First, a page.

Author Archive

Mountain forest study shows vulnerability to climate change

Phys.Org: CU-Boulder assistant professor Noah Molotch deploying an automated snow depth sensor and solar panel in Sequoia National Park in the Sierra Nevada mountain range in California. Molotch and colleagues have found that mid-level mountain ecosystems in the West where people live, camp, hike, fish and mountain bike are the most sensitive to climate change. Credit: Image courtesy Noah Molotch, University of Colorado A new University of Colorado Boulder-led study that ties forest "greenness" in the western...

Unexpected finding shows fungi may not help store climate change’s extra carbon

Phys.Org: Fungi found in plants may not be the answer to mitigating climate change by storing additional carbon in soils as some previously thought, according to an international team of plant biologists. The researchers found that increased carbon dioxide stimulates the growth of arbuscular mycorrhizal fungi (AMF)-a type of fungus that is often found in the roots of most land plants-which then leads to higher decomposition rates of organic materials, said Lei Cheng, post doctorate fellow in plant science,...

No-till could help maintain crop yields despite climate change

Phys.Org: Reducing tillage for some Central Great Plains crops could help conserve water and reduce losses caused by climate change, according to studies at the U.S. Department of Agriculture (USDA). Research leader Laj Ahuja and others at the Agricultural Research Service (ARS) Agricultural Systems Research Unit at Fort Collins, Colo., superimposed climate projections onto 15 to 17 years of field data to see how future crop yields might be affected. ARS is USDA's chief intramural scientific research agency,...

Multiple factors, including climate change, led to collapse and depopulation of ancient Maya

Phys.Org: A new analysis of complex interactions between humans and the environment preceding the 9th century collapse and abandonment of the Central Maya Lowlands in the Yucat√°n Peninsula points to a series of events -- some natural, like climate change; some human-made, including large-scale landscape alterations and shifts in trade routes -- that have lessons for contemporary decision-makers and sustainability scientists. In their revised model of the collapse of the ancient Maya, social scientists B.L....

Incentives slow rainforest destruction, researcher says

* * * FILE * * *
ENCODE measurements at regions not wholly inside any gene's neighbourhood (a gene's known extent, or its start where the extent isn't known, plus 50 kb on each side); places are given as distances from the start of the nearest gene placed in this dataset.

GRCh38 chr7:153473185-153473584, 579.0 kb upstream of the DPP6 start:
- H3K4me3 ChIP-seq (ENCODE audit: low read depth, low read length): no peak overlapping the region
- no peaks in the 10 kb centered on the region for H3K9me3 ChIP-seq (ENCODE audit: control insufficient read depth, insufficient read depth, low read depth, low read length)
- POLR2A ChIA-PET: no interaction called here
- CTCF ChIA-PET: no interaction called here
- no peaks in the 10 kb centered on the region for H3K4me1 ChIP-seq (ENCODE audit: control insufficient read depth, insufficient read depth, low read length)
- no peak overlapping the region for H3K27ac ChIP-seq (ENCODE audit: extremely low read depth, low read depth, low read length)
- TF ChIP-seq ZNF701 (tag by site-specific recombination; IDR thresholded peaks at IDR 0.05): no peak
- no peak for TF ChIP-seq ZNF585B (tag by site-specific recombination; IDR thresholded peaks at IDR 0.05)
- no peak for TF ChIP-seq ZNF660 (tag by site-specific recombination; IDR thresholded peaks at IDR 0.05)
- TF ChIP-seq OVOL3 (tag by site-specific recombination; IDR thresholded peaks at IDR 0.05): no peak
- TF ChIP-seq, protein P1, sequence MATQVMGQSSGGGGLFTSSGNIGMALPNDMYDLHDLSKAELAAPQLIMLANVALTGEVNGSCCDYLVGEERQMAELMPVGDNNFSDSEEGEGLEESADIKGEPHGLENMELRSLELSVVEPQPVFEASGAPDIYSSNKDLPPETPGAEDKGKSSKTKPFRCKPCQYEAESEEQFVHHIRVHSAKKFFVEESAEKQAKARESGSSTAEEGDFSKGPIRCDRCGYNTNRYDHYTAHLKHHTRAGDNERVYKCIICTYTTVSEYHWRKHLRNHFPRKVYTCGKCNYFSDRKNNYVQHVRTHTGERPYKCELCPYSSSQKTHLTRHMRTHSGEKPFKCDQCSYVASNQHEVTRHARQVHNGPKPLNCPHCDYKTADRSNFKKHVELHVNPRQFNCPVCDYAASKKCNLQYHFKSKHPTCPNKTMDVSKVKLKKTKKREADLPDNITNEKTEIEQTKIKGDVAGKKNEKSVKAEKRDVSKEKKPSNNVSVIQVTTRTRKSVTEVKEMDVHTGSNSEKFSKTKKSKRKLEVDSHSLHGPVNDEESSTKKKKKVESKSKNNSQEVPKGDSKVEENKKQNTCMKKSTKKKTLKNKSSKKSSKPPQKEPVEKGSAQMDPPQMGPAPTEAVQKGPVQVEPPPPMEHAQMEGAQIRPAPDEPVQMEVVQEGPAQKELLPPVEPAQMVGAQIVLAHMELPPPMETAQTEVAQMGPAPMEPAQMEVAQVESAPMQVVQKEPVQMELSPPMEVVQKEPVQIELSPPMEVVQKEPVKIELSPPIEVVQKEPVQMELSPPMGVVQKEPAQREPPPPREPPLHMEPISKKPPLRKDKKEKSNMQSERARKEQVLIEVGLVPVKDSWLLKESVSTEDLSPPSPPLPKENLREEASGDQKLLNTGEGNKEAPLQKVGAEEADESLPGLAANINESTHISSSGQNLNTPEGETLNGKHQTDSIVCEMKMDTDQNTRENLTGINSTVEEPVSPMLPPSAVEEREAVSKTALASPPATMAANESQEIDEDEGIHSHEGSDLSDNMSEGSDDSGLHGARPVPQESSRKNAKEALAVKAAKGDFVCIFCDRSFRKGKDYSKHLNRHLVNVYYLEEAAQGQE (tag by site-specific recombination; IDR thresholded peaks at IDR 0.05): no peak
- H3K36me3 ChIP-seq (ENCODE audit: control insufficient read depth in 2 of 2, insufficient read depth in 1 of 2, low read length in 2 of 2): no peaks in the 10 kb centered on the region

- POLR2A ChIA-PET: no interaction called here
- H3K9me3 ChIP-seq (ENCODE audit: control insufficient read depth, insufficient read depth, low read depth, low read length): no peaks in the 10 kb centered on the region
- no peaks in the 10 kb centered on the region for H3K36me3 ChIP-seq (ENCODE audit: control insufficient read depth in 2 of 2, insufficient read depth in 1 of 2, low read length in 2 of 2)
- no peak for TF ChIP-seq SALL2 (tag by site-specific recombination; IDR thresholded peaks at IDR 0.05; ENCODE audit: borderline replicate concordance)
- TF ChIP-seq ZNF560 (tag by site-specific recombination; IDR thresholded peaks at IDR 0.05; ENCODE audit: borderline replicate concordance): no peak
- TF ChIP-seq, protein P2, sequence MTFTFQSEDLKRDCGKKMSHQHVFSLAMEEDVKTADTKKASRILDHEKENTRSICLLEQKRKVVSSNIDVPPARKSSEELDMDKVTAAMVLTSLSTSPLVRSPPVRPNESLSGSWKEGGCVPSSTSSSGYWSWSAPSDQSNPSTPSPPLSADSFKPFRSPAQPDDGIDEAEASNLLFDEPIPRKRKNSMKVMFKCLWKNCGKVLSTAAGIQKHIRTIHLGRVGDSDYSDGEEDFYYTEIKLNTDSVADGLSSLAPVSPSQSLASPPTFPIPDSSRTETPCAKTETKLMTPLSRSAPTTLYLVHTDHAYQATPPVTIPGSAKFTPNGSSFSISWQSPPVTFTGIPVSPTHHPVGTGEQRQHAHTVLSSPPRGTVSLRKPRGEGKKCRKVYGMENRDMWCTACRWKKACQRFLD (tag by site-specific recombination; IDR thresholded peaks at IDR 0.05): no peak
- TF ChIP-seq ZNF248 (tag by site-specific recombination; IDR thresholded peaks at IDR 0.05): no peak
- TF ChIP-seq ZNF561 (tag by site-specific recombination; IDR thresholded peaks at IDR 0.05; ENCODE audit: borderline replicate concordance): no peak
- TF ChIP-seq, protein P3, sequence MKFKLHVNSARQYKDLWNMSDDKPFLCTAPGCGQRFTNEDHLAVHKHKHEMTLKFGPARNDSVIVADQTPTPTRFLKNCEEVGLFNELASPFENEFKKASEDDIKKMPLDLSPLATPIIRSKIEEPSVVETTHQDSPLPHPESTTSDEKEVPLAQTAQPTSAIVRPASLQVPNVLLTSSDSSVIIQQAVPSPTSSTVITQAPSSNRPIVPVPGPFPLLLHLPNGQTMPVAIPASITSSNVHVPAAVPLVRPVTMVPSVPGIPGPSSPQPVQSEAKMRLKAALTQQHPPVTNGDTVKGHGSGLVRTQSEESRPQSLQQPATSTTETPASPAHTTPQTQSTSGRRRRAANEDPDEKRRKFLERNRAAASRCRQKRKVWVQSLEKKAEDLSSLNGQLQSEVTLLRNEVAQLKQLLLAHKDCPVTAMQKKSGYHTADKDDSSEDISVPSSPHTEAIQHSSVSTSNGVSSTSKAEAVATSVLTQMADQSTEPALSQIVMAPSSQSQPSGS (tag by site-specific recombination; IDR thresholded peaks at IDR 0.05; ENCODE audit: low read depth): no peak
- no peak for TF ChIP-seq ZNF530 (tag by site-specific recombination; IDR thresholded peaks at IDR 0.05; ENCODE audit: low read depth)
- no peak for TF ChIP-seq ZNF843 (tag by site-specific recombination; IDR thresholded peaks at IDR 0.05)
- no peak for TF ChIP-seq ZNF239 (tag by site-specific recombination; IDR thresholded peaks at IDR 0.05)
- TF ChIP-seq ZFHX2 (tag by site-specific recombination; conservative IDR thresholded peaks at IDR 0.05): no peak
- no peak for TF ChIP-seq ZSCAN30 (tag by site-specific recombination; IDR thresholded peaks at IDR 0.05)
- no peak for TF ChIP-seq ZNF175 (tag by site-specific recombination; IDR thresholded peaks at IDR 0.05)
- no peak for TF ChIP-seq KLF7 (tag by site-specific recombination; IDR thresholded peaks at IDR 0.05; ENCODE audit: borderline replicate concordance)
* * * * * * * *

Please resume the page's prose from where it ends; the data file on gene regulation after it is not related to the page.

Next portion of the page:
Phys.Org: Tropical rainforests are the biggest defense against global warming, absorbing 50 percent more carbon than other kinds of forests. Yet they are disappearing at a rate of about 11 million hectares a year. Yeon-Su Kim, a Northern Arizona University ecological economic professor, is researching how economic incentives may slow the destruction of these important carbon-storing ecosystems and decrease the amount of greenhouse gases released into the atmosphere. "We have a way of helping rainforest...

Climate change effects, potential mitigation in Northeast forests subject of Forest Service Report

Phys.org: A new report by U.S. and Canadian scientists analyzes decades of research and concludes that the climate of the Northeast has changed and is likely to change more. The report outlines the effects of climate change on multiple aspects of forests in the northeastern corner of the United States and eastern Canada and concludes with recommendations on adaptive and mitigating strategies for dealing with future effects. The report, "Changing Climate, Changing Forests: The impacts of climate change on...

Climate change may lead to fewer but more violent thunderstorms, study says

Phys.Org: Researchers are working to identify exactly how a changing climate will impact specific elements of weather, such as clouds, rainfall, and lightning. A Tel Aviv University researcher has predicted that for every one degree Celsius of warming, there will be approximately a 10 percent increase in lightning activity. This could have negative consequences in the form of flash floods, wild fires, or damage to power lines and other infrastructure, says Prof. Colin Price, Head of the Department of Geophysics,...

United Kingdom: Scientists: climate change is causing decline of specialised plant species

Phys.Org: Climate change has impacted on upland plants and vegetation over the past half century, new evidence from north west Scotland has revealed. Research funded by Scottish Natural Heritage (SNH) and the Natural Environment Research Council (NERC) has revealed for the first time the impacts of climate change on mountain landscapes. The pioneering work was carried out bythe University of Aberdeenand supported by the Hutton Institute and Bergen University, Norway. Dr Louise Ross ofthe University...

Research shows the response of the carbon cycle to climate change

Phys.Org: Marine and freshwater environments have the potential to release more carbon dioxide (CO2) into the atmosphere in a warmer climate than their land counterparts, scientists at Queen Mary, University of London have found. In the largest ever analysis of rates of respiration, published online in the journal Nature today, scientists compared the temperature dependence of respiration between aquatic and land ecosystems. Lead author, Dr Gabriel Yvon-Durocher from Queen Mary, University of London...

European Arctic forests expansion could result in carbon dioxide release: study

Phys.Org: Carbon stored in Arctic tundra could be released into the atmosphere by new trees growing in the warmer region, exacerbating climate change, scientists have revealed. The Arctic is getting greener as plant growth increases in response to a warmer climate. This greater plant growth means more carbon is stored in the increasing biomass, so it was previously thought the greening would result in more carbon dioxide being taken up from the atmosphere, thus helping to reduce the rate of global warming....